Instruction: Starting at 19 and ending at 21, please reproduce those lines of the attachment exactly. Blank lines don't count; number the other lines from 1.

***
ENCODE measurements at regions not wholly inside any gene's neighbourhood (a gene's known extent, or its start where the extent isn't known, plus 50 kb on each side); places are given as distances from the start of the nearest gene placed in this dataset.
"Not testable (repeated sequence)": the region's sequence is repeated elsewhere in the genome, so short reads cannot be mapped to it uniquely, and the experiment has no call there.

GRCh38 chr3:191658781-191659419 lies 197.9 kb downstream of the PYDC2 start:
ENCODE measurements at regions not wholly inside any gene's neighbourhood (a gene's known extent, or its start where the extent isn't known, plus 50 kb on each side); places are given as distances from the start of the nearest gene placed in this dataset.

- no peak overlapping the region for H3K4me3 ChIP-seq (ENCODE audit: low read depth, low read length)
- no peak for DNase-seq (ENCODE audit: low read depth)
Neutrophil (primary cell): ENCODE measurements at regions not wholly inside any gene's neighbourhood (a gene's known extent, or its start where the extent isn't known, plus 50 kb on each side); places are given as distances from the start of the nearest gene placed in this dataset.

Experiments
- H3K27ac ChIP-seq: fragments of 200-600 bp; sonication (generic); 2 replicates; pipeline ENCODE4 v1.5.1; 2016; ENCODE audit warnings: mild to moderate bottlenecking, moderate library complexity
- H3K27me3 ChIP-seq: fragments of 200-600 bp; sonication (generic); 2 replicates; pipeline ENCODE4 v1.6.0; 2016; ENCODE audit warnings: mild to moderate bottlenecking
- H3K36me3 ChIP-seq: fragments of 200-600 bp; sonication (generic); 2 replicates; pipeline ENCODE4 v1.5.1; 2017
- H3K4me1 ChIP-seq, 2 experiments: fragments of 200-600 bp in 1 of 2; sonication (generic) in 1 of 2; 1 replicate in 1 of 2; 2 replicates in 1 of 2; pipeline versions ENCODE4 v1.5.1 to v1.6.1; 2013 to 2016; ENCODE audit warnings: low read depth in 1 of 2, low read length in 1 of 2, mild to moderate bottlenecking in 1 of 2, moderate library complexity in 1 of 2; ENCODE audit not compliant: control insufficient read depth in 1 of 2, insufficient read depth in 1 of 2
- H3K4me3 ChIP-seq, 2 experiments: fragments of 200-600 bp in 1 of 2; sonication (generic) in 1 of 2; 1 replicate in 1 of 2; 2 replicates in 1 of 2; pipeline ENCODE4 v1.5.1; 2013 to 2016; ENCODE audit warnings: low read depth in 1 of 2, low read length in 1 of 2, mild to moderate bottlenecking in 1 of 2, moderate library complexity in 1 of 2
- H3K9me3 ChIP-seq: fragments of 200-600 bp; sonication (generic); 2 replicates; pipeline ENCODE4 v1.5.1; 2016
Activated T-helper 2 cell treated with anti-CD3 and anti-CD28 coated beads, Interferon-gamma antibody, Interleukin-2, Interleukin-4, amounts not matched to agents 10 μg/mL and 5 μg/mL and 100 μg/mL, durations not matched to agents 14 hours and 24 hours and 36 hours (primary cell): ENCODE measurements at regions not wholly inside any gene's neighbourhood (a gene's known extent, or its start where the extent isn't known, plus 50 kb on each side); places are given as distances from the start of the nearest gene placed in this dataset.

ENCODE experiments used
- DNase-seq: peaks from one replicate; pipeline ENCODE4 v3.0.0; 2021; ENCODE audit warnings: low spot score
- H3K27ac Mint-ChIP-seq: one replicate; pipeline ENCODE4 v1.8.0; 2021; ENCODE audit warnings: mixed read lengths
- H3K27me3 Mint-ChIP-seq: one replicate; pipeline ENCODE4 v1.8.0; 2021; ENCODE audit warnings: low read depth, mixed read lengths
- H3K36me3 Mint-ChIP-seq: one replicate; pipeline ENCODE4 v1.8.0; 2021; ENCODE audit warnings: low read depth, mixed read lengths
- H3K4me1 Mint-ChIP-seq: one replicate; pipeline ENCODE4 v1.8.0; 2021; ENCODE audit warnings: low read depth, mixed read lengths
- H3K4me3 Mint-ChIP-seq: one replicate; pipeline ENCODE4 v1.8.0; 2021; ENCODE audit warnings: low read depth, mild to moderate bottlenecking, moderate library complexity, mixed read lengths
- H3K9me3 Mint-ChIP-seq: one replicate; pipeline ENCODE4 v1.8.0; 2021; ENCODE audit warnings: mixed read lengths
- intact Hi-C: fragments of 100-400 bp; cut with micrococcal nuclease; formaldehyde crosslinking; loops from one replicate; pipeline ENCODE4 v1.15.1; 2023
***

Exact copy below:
- H3K27me3 Mint-ChIP-seq: one replicate; pipeline ENCODE4 v1.8.0; 2021; ENCODE audit warnings: low read depth, mixed read lengths
- H3K36me3 Mint-ChIP-seq: one replicate; pipeline ENCODE4 v1.8.0; 2021; ENCODE audit warnings: low read depth, mixed read lengths
- H3K4me1 Mint-ChIP-seq: one replicate; pipeline ENCODE4 v1.8.0; 2021; ENCODE audit warnings: low read depth, mixed read lengths